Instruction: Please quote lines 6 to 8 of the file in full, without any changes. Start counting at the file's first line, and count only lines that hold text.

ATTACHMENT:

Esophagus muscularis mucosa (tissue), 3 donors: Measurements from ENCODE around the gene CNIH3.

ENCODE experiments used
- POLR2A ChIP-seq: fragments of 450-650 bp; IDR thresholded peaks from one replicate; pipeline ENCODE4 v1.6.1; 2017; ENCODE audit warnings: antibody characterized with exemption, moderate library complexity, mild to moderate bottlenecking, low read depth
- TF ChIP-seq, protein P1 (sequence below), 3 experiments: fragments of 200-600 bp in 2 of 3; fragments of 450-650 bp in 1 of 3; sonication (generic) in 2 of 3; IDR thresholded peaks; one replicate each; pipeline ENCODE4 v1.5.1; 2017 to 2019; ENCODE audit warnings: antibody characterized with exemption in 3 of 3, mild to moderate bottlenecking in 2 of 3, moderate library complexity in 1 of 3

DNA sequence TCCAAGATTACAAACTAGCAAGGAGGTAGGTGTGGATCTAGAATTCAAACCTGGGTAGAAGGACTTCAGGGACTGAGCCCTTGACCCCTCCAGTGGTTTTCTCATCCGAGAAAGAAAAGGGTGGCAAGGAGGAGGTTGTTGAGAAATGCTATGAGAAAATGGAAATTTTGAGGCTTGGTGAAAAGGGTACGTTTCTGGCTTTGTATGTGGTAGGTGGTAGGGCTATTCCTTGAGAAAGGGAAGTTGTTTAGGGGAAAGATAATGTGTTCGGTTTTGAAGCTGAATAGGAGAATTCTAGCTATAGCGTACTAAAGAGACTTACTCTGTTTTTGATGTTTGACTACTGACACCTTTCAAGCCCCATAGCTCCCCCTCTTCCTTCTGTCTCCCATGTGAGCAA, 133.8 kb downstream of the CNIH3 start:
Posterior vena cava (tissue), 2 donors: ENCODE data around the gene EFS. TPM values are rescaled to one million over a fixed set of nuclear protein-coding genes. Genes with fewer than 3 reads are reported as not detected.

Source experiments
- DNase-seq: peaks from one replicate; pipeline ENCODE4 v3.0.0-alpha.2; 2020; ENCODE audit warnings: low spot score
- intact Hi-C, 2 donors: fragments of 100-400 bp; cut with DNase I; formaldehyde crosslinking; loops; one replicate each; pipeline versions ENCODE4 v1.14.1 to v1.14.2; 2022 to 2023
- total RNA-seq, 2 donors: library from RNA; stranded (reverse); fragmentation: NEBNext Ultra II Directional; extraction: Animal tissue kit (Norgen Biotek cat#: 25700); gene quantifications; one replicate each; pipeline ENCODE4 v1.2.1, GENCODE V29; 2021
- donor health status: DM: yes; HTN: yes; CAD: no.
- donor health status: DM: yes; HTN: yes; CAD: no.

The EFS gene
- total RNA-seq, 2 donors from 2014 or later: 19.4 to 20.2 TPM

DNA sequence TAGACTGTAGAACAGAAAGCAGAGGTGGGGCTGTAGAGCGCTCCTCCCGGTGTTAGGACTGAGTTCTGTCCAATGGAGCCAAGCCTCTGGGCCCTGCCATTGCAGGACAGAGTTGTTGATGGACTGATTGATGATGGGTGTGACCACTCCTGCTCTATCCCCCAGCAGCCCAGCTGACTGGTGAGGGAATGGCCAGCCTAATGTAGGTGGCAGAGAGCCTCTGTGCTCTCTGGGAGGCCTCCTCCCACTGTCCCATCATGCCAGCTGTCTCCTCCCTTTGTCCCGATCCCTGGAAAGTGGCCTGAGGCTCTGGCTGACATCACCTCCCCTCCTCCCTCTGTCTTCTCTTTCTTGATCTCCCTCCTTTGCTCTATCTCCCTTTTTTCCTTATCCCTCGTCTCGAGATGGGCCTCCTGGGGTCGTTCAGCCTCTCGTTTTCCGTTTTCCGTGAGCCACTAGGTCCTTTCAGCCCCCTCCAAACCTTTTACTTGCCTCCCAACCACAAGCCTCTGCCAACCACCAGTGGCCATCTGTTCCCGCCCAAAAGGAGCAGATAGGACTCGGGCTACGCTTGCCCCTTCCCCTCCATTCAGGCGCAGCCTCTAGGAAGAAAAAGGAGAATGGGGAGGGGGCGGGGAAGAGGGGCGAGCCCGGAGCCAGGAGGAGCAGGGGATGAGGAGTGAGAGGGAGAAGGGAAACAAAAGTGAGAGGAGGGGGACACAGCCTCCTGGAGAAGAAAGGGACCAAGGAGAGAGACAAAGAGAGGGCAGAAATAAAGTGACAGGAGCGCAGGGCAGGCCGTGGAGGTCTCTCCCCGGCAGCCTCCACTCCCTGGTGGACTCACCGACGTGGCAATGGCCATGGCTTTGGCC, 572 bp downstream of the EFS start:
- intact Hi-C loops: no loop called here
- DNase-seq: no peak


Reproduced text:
Posterior vena cava (tissue), 2 donors: ENCODE data around the gene EFS. TPM values are rescaled to one million over a fixed set of nuclear protein-coding genes. Genes with fewer than 3 reads are reported as not detected.

Source experiments
- DNase-seq: peaks from one replicate; pipeline ENCODE4 v3.0.0-alpha.2; 2020; ENCODE audit warnings: low spot score